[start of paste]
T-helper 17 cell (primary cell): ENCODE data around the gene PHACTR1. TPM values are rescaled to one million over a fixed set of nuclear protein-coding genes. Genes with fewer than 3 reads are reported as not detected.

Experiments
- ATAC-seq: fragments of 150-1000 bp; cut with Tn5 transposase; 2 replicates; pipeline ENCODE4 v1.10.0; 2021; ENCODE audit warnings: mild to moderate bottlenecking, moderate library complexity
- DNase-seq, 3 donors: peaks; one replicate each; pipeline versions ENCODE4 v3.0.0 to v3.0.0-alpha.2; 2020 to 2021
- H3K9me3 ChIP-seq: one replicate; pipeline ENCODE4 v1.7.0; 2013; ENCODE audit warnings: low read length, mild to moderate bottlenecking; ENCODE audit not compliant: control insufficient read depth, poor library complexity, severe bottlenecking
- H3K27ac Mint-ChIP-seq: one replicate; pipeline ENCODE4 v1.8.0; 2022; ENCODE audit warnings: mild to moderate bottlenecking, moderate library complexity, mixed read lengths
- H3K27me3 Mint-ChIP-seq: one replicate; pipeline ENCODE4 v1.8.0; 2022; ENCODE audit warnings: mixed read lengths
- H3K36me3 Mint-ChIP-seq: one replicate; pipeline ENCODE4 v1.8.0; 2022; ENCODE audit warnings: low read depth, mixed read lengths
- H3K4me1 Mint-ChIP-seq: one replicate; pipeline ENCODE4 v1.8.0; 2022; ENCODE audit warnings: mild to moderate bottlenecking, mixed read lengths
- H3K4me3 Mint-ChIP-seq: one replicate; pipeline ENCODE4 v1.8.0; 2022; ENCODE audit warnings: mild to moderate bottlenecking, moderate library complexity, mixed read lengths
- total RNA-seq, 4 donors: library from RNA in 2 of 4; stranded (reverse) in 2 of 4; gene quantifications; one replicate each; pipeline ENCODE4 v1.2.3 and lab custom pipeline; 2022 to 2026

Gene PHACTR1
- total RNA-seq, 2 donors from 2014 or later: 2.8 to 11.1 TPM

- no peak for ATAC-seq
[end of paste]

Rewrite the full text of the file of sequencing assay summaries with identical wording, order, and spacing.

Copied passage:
T-helper 17 cell (primary cell): ENCODE data around the gene PHACTR1. TPM values are rescaled to one million over a fixed set of nuclear protein-coding genes. Genes with fewer than 3 reads are reported as not detected.

Experiments
- ATAC-seq: fragments of 150-1000 bp; cut with Tn5 transposase; 2 replicates; pipeline ENCODE4 v1.10.0; 2021; ENCODE audit warnings: mild to moderate bottlenecking, moderate library complexity
- DNase-seq, 3 donors: peaks; one replicate each; pipeline versions ENCODE4 v3.0.0 to v3.0.0-alpha.2; 2020 to 2021
- H3K9me3 ChIP-seq: one replicate; pipeline ENCODE4 v1.7.0; 2013; ENCODE audit warnings: low read length, mild to moderate bottlenecking; ENCODE audit not compliant: control insufficient read depth, poor library complexity, severe bottlenecking
- H3K27ac Mint-ChIP-seq: one replicate; pipeline ENCODE4 v1.8.0; 2022; ENCODE audit warnings: mild to moderate bottlenecking, moderate library complexity, mixed read lengths
- H3K27me3 Mint-ChIP-seq: one replicate; pipeline ENCODE4 v1.8.0; 2022; ENCODE audit warnings: mixed read lengths
- H3K36me3 Mint-ChIP-seq: one replicate; pipeline ENCODE4 v1.8.0; 2022; ENCODE audit warnings: low read depth, mixed read lengths
- H3K4me1 Mint-ChIP-seq: one replicate; pipeline ENCODE4 v1.8.0; 2022; ENCODE audit warnings: mild to moderate bottlenecking, mixed read lengths
- H3K4me3 Mint-ChIP-seq: one replicate; pipeline ENCODE4 v1.8.0; 2022; ENCODE audit warnings: mild to moderate bottlenecking, moderate library complexity, mixed read lengths
- total RNA-seq, 4 donors: library from RNA in 2 of 4; stranded (reverse) in 2 of 4; gene quantifications; one replicate each; pipeline ENCODE4 v1.2.3 and lab custom pipeline; 2022 to 2026

Gene PHACTR1
- total RNA-seq, 2 donors from 2014 or later: 2.8 to 11.1 TPM

- no peak for ATAC-seq